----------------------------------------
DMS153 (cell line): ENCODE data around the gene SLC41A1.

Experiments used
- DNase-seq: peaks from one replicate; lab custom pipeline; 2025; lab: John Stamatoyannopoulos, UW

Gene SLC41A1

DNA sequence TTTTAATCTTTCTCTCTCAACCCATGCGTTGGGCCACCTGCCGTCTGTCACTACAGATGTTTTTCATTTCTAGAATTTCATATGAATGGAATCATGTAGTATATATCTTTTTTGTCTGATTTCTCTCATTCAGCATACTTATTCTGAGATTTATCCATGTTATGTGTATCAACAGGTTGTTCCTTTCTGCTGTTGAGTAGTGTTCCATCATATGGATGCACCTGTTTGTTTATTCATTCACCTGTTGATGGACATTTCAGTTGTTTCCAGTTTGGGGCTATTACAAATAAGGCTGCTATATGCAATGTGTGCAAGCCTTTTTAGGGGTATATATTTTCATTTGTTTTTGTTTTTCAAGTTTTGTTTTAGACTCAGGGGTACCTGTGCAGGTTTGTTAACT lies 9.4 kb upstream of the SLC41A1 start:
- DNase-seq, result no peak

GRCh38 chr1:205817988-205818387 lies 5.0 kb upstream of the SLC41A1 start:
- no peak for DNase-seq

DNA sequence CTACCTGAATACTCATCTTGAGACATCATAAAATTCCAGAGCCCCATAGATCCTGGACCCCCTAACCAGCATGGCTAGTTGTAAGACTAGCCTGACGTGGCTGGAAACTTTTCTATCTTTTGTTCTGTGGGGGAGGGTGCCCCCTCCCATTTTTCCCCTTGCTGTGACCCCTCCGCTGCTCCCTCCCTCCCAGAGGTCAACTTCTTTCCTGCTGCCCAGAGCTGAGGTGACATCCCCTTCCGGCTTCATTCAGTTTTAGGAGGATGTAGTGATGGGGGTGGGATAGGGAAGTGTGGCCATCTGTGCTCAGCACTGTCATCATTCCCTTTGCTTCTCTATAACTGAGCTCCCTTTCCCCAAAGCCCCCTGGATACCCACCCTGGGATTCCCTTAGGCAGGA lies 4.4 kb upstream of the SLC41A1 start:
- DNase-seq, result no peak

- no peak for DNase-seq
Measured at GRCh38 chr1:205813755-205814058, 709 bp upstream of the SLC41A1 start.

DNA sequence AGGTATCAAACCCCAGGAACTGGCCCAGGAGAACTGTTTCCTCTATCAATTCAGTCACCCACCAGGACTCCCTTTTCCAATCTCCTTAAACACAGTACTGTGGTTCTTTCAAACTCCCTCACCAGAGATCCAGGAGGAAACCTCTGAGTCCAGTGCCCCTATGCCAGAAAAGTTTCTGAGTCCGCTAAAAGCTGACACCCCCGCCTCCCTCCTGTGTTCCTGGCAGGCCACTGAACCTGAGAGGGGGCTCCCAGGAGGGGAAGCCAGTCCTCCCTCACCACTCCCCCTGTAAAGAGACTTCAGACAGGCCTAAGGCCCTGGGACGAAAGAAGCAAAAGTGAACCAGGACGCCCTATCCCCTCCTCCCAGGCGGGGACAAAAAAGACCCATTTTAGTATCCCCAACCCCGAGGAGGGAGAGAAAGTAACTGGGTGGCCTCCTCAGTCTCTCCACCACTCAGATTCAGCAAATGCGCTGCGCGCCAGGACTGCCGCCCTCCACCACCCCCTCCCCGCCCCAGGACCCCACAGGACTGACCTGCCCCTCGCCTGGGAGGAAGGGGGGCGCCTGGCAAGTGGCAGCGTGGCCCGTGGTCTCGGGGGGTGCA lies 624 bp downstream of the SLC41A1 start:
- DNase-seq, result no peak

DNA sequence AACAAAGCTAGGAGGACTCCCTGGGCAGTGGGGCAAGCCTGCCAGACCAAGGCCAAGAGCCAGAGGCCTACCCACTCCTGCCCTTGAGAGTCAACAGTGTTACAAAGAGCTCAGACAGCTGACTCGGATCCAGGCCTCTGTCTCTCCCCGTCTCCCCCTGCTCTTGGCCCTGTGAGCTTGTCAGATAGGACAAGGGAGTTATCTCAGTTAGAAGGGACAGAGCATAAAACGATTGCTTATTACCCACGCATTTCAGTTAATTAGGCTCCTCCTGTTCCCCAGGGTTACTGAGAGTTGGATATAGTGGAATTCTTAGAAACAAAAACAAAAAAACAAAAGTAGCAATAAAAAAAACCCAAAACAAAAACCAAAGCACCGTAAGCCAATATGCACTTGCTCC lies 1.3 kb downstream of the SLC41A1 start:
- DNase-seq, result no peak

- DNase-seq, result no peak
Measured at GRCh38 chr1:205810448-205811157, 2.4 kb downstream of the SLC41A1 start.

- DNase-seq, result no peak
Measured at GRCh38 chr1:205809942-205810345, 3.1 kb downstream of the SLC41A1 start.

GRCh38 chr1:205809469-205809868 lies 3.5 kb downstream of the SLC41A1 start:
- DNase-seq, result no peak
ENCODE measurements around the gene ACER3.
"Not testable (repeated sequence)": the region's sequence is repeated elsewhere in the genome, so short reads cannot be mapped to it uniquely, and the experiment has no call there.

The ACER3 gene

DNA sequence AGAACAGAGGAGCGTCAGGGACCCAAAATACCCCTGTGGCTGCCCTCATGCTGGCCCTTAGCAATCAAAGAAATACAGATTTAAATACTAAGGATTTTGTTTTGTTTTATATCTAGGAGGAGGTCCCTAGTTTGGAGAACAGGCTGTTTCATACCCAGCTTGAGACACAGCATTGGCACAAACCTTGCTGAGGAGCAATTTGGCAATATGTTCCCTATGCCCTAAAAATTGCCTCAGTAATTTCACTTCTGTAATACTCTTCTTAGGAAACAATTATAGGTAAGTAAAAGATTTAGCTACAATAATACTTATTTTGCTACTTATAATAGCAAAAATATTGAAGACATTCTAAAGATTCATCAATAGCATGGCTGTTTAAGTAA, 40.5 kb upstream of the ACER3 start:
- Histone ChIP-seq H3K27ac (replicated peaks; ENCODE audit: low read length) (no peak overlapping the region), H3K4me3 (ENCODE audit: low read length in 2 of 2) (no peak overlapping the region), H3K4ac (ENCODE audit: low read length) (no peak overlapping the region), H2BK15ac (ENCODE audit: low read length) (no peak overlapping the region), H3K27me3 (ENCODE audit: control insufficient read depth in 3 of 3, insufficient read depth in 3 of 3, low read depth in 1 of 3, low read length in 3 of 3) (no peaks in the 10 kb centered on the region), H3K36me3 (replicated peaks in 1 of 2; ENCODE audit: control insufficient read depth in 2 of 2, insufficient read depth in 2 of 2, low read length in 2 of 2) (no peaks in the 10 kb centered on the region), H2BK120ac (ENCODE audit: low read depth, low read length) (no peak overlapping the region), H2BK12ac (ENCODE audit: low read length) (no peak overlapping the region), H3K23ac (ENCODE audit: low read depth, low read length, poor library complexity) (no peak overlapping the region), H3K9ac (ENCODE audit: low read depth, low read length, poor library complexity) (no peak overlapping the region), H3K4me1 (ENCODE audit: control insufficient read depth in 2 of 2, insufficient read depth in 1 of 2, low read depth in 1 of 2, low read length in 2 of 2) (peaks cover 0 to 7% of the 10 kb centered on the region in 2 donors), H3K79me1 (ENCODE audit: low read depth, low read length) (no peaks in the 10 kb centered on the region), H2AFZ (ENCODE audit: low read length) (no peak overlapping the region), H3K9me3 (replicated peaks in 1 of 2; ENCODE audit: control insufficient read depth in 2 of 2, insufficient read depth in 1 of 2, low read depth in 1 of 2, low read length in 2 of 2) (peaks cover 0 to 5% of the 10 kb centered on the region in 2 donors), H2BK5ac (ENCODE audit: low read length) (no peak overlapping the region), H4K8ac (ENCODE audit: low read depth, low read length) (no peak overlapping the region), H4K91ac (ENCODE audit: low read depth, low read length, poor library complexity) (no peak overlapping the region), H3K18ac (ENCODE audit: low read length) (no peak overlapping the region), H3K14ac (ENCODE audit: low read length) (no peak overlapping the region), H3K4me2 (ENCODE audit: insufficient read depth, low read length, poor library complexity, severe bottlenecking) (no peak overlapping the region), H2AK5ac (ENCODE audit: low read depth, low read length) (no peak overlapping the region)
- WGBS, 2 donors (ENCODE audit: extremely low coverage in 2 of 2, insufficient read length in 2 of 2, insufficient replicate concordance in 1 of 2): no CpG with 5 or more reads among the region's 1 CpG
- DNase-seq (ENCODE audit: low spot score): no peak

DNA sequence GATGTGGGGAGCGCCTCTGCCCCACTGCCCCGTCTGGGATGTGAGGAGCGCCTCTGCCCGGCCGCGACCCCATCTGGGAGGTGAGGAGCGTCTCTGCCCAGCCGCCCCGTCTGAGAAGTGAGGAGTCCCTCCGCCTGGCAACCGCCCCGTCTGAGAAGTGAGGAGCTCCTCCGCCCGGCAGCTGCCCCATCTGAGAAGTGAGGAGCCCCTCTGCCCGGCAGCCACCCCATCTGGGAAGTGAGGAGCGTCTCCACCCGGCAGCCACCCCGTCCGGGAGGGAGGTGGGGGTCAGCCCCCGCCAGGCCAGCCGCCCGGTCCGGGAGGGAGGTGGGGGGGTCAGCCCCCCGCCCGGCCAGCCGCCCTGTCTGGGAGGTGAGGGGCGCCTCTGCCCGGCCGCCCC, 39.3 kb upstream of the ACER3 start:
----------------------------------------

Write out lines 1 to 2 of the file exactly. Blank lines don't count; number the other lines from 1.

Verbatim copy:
DMS153 (cell line): ENCODE data around the gene SLC41A1.

Experiments used